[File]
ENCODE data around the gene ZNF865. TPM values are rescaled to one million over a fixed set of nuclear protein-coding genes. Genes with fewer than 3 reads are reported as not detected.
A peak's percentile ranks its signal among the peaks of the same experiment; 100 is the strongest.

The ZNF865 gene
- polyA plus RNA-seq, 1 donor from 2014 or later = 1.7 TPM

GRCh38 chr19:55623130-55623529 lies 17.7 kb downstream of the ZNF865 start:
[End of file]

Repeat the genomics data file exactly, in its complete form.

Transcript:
ENCODE data around the gene ZNF865. TPM values are rescaled to one million over a fixed set of nuclear protein-coding genes. Genes with fewer than 3 reads are reported as not detected.
A peak's percentile ranks its signal among the peaks of the same experiment; 100 is the strongest.

The ZNF865 gene
- polyA plus RNA-seq, 1 donor from 2014 or later = 1.7 TPM

GRCh38 chr19:55623130-55623529 lies 17.7 kb downstream of the ZNF865 start: